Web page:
A standard operating procedure (SOP) is a set of step-by-step instructions compiled by an organization to help workers carry out routine operations. SOPs aim to achieve efficiency, high-quality output, and uniformity of performance while reducing miscommunication and failure to comply with industry regulations. But creating standard operating procedures is much easier said than done.
In the world of wraps and signage, every step along the process to get the job completed can be as important as the one before it, and with commercial wraps, there can be a lot of steps.
Here at Picture This Wraps and Graphics, we have learned every move is so important and, when not performed correctly, could result in expensive and timely challenges. For these reasons, we feel it is vital to have a detailed SOP laid out for each division of the company and each person’s duties and how to have them done properly before moving onto the next step.
It did help that I started this business in my house as a one-person operation, so at one time, each team member’s responsibility fell solely on me. This allows me to better understand the tasks that need to be completed and most of the challenges that can appear with each. So many mistakes are made because a small five-minute task was overlooked, resulting in much more time needed later down the line.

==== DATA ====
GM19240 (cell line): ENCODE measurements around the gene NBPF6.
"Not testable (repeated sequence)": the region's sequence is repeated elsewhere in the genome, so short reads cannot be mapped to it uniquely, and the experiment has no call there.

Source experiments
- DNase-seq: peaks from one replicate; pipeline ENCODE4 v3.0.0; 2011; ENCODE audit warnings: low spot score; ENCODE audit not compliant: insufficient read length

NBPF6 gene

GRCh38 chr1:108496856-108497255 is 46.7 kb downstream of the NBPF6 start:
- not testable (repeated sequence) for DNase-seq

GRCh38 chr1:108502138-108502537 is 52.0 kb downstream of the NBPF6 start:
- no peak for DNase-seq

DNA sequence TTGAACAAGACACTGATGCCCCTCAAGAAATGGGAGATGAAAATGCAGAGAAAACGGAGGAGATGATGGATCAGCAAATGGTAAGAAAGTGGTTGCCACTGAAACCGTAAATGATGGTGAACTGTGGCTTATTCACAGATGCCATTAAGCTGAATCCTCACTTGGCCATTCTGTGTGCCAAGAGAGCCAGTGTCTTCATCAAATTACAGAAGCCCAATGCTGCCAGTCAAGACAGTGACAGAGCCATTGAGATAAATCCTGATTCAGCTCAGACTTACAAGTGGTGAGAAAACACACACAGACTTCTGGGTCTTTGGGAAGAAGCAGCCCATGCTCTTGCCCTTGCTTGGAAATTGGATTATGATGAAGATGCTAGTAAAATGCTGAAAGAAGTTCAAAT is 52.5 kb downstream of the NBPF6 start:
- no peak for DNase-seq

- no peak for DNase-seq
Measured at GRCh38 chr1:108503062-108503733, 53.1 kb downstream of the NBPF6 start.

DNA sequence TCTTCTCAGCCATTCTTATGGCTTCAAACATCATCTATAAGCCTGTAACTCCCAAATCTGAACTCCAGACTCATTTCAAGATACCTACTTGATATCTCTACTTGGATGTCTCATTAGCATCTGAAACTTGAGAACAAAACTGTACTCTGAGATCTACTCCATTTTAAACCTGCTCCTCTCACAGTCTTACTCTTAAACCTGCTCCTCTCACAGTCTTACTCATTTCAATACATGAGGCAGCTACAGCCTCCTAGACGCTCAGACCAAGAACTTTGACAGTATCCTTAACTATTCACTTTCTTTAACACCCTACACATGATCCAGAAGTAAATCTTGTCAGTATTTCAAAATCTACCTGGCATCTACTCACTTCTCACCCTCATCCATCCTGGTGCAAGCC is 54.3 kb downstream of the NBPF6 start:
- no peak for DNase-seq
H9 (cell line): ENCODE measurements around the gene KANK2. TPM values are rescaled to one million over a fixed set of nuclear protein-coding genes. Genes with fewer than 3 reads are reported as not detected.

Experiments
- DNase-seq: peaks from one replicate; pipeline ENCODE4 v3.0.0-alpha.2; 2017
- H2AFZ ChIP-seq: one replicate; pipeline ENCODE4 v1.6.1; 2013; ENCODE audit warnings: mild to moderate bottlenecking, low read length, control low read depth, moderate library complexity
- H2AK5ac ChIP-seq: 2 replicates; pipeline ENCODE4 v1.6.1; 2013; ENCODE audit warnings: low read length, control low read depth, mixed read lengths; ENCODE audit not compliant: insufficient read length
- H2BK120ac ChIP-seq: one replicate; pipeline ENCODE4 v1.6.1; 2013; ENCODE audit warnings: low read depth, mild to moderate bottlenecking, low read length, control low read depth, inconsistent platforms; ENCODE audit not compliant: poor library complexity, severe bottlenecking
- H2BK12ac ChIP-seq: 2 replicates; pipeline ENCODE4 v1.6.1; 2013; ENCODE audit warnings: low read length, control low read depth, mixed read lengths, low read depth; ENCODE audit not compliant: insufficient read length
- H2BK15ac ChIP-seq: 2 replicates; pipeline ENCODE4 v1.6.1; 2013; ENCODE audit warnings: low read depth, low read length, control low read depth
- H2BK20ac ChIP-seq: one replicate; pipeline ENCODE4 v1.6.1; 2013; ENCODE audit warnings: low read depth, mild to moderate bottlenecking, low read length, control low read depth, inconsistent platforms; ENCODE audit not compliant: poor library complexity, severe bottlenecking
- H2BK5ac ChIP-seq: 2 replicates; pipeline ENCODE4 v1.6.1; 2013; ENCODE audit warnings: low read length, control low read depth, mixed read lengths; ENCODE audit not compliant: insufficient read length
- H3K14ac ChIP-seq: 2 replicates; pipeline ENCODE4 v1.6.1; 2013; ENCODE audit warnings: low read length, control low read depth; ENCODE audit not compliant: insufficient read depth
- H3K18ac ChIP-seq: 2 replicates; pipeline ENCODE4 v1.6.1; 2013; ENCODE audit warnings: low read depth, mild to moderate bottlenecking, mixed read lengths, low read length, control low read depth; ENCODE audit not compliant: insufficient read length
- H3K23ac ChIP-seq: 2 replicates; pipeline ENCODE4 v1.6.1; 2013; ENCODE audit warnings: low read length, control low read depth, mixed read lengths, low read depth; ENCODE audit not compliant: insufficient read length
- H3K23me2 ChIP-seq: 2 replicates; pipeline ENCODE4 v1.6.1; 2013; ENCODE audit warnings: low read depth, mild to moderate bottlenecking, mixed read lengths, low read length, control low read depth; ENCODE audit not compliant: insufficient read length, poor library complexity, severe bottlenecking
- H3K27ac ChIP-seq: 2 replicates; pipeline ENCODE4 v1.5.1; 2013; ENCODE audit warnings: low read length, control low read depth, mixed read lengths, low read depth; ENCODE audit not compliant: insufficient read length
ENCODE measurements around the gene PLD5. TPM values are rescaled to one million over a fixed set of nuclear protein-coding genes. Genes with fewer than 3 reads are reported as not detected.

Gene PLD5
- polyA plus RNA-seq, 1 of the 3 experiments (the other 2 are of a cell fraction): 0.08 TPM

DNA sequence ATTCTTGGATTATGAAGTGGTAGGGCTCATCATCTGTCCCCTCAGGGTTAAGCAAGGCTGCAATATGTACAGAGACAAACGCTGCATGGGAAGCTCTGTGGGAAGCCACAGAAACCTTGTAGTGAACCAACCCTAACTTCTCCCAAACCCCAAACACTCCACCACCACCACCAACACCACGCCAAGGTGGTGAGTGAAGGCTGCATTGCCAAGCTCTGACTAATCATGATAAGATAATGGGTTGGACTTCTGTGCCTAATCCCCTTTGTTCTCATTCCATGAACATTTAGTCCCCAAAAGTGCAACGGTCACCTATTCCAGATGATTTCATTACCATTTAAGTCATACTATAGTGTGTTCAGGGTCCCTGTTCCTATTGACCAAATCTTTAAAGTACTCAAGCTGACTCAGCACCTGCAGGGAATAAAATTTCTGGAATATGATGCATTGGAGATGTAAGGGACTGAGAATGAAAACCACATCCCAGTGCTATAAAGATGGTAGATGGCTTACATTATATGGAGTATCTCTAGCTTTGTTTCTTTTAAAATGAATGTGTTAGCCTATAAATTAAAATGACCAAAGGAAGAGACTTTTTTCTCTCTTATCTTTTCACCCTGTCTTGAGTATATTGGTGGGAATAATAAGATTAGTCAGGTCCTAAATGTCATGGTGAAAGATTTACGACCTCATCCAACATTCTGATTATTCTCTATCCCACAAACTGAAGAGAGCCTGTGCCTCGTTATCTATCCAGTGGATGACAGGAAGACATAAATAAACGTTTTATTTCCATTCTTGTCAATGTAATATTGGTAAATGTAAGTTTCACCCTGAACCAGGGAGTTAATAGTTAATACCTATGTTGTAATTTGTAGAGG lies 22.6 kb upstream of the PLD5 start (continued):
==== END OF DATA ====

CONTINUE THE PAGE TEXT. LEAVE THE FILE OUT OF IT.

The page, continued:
Once I realized how important it is to list our SOPs, I started by writing down bullet points of the obvious steps that need to be done, such as quoting a client, making an invoice, designing, production, and installation. Then, it was a constant addition of steps either before or after each point, and they just kept adding up to more and more steps. Finally, when each was listed, we moved them to a flow chart to see the process flow more easily. Next, we color-coded each step into different departments to see what each is responsible for and the order it should follow.
Now, with everyone knowing their jobs, we can hold everyone accountable when a duty is not performed correctly. Knowing what went wrong and where can help you better figure out how to address this challenge and keep it from repeating.
The SOPs have also been very helpful in training new hires or relieving staff members when they leave for vacation or unexpected life occurrences pull them away. The color-coded workflow chart helps someone who isn’t familiar with the job duties to better understand what is expected of them and how to step into a new responsibility.
I find infographics and flow charts to be easier to read and absorb all the information given. For this reason, we also try to be forward-thinking and figure out other areas we can use this workflow chart and even share it with our clients upfront. For example, we have text templates already set up in Gmail Templates for faster quote request times and other regular responses we seem to repeat often. Another example is our “game plan” we provide our clients — it offers a better understanding of how we tackle their wrap project and what should be expected.
Identifying each of the steps needed can take a daunting amount of time and effort but pays off in dividends in the end. From saved time in the future to improved team efficiency and better communications with your clients, the benefits are many. Every time we have added a step, two more seem to pop up; however, each one helps us get down the road to our success.